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Five California Water Districts Lead the Way in Reducing Demands on Imperiled Ecosystems

Kelly Coplin

Posted May 16, 2013 in Saving Wildlife and WIld Places, U.S. Law and Policy

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Percentage of Water from Imported Sources.pngThis April NRDC released an issue paper highlighting five Southern California urban water agencies’ plans to reduce their reliance on water from the Bay-Delta ecosystem and the Colorado River. If fully implemented, by 2035 these agencies could save 40 billion gallons of water per year from these over-appropriated water supplies. This substantial planned water savings demonstrates how the employment of alternative water supplies could reduce pressure on water-strapped aquatic ecosystems.

These five agencies – the City of Santa Monica, the City of Camarillo, Ventura County Water District No. 1, Long Beach Water Department, and Los Angeles Department of Water and Power - are leading the way in creating reliable water supplies for their customers by reducing the risk of future water supply shortages from the Bay-Delta and Colorado River. Further, investing in local water supply and demand solutions will allow these water agencies to:

Additionally, these reduced demands on imported water supplies could hugely benefit California’s salmon fisheries and the local fishing industries they support. That is, if this new “virtual river” of alternative water supplies is properly implemented and managed.

salmon figure.jpg

We’ve seen how the impacts of increased Delta pumping have devastated California’s salmon in the past. In 2009, Sacramento-San Joaquin Basin Chinook salmon bottomed out with a population of 41,516 naturally produced (non-hatchery) fish – only 4% of the federally mandated salmon doubling goal of 990,000!  This crash directly correlated with a 20% increase in Delta pumping between 2000 and 2006 (Chinook salmon’s 3 year life cycles mean that the impacts of in-stream salmon habitat modifications are typically seen three years later).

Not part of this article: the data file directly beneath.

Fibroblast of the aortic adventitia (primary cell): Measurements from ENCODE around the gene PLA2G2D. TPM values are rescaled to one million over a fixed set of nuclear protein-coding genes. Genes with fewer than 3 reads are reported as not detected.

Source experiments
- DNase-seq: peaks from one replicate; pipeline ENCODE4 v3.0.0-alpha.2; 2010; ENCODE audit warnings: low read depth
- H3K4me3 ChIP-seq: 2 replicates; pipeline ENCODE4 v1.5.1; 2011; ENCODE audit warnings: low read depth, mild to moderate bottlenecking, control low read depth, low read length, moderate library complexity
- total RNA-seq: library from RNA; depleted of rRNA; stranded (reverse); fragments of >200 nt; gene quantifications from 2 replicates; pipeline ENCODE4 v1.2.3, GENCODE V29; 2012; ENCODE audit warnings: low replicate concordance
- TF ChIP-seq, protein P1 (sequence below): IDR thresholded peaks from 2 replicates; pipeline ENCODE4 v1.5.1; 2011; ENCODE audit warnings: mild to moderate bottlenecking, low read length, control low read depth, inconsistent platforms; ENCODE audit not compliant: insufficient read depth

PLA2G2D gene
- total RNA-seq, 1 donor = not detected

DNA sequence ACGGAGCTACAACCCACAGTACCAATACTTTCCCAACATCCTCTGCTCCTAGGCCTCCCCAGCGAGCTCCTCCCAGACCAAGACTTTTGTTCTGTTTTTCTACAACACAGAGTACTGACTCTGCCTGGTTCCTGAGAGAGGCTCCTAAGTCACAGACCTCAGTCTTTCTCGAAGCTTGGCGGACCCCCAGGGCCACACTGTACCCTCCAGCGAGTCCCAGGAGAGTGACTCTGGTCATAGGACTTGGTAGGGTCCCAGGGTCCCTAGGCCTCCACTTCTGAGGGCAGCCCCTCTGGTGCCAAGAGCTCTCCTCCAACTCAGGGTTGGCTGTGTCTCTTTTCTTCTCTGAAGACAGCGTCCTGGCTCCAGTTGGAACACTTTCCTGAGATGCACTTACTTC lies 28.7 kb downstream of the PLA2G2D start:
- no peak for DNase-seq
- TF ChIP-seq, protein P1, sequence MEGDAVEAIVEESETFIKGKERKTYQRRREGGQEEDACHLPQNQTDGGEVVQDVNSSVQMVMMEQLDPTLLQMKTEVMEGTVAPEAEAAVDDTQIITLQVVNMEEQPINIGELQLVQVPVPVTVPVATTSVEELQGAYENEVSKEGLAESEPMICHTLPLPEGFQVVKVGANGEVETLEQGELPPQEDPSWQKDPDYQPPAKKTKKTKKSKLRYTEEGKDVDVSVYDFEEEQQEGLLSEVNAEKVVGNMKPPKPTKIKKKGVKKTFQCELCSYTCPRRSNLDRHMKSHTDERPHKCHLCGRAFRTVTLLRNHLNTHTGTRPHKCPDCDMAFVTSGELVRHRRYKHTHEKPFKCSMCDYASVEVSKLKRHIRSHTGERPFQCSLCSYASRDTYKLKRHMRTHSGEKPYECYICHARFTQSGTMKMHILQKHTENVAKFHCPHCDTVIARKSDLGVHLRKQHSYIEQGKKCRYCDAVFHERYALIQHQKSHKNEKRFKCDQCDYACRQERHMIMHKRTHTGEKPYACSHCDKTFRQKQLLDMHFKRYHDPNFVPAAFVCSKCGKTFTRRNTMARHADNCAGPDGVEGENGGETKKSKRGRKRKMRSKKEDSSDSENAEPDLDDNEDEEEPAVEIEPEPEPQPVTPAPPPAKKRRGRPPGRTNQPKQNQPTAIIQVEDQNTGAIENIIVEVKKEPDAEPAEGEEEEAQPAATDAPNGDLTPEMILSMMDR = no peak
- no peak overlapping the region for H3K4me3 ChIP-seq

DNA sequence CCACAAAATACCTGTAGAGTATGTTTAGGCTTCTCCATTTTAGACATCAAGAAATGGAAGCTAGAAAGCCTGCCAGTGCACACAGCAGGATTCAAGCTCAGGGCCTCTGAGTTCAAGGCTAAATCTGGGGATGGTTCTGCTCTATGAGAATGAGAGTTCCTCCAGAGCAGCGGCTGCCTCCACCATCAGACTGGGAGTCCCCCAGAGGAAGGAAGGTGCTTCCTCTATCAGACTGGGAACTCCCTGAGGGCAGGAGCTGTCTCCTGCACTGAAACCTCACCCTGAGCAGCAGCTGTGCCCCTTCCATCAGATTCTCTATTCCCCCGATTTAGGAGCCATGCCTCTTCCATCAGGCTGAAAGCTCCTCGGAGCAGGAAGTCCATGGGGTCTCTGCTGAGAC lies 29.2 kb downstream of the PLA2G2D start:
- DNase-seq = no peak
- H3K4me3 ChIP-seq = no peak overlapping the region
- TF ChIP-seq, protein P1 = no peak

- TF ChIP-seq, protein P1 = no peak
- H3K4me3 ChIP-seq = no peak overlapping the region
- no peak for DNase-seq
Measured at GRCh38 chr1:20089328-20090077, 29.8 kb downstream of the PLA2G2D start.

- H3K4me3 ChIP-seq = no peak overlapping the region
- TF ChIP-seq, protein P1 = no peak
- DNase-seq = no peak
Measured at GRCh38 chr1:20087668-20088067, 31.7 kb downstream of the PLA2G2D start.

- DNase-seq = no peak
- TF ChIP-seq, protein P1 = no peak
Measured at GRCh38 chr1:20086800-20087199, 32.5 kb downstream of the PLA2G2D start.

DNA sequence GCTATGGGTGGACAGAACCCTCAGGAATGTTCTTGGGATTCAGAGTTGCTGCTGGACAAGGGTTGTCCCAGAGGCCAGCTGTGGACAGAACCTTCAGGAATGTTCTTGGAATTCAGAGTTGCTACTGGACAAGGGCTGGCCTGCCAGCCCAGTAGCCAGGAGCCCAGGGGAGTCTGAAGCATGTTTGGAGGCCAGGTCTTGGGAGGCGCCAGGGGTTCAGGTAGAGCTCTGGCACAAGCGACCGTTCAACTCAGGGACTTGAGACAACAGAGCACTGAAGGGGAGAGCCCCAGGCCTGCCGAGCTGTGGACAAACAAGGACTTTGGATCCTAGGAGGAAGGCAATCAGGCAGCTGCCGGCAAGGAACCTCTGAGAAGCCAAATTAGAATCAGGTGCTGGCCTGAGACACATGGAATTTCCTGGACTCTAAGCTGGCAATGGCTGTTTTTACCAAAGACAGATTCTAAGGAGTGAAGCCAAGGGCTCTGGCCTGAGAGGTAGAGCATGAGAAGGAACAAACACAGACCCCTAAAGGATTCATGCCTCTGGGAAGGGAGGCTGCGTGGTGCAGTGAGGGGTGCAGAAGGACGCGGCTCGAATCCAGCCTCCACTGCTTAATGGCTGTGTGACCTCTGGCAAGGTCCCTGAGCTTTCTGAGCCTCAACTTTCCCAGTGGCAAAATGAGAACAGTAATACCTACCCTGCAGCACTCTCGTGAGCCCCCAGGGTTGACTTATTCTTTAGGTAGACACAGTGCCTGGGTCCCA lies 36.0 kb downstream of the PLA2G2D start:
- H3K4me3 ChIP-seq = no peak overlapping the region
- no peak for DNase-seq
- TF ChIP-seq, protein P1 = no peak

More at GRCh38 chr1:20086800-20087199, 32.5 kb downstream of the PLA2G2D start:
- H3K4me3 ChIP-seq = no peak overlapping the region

About Sustainable Water Supplies.pngToday, as a result of sensible limits on excessive pumping from the Delta, salmon populations are rebounding, but a three-year running average of naturally produced fish puts the population at only 22% of its target. Continued population growth will require sustained habitat improvements. Which, in turn, will lean upon increasing efficiency measures and investments in alternative water supplies – like recycling, groundwater clean-up, and stormwater harvesting - by urban water agencies across the state that rely on the Delta for water. It will also require increased agricultural water efficiency.

Happily, ambitious agency planning like that demonstrated by the City of Santa Monica and others has shown us that it’s indeed possible to shift demand away from increasingly unreliable imported water supplies through investments in local supplies and water use efficiency. In fact, doing so is expected to save Santa Monica significant money as the cost of imported water continues to rise.

California is currently developing its own long-term water management plan called the Bay Delta Conservation Plan, which aims to improve the reliability of the state’s water supplies while restoring the Bay-Delta estuary. A diverse coalition of water districts and municipalities, business groups, local elected officials, and environmental groups have urged California to follow the lead of the five water agencies highlighted in our issue paper by investing in local, sustainable water supply solutions. While adopting ambitious water management plans at the local level is an important first step towards decreasing demands on imported water, financial and technical support from state and federal agencies will be essential to helping water districts across the state realize the benefits of these alternative water supplies.

Click here to learn if your water district is planning for a safe and reliable future. Click here to tell Governor Brown to protect California’s rivers by investing in sustainable water supply solutions.

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Switchboard is the staff blog of the Natural Resources Defense Council, the nation’s most effective environmental group. For more about our work, including in-depth policy documents, action alerts and ways you can contribute, visit NRDC.org.

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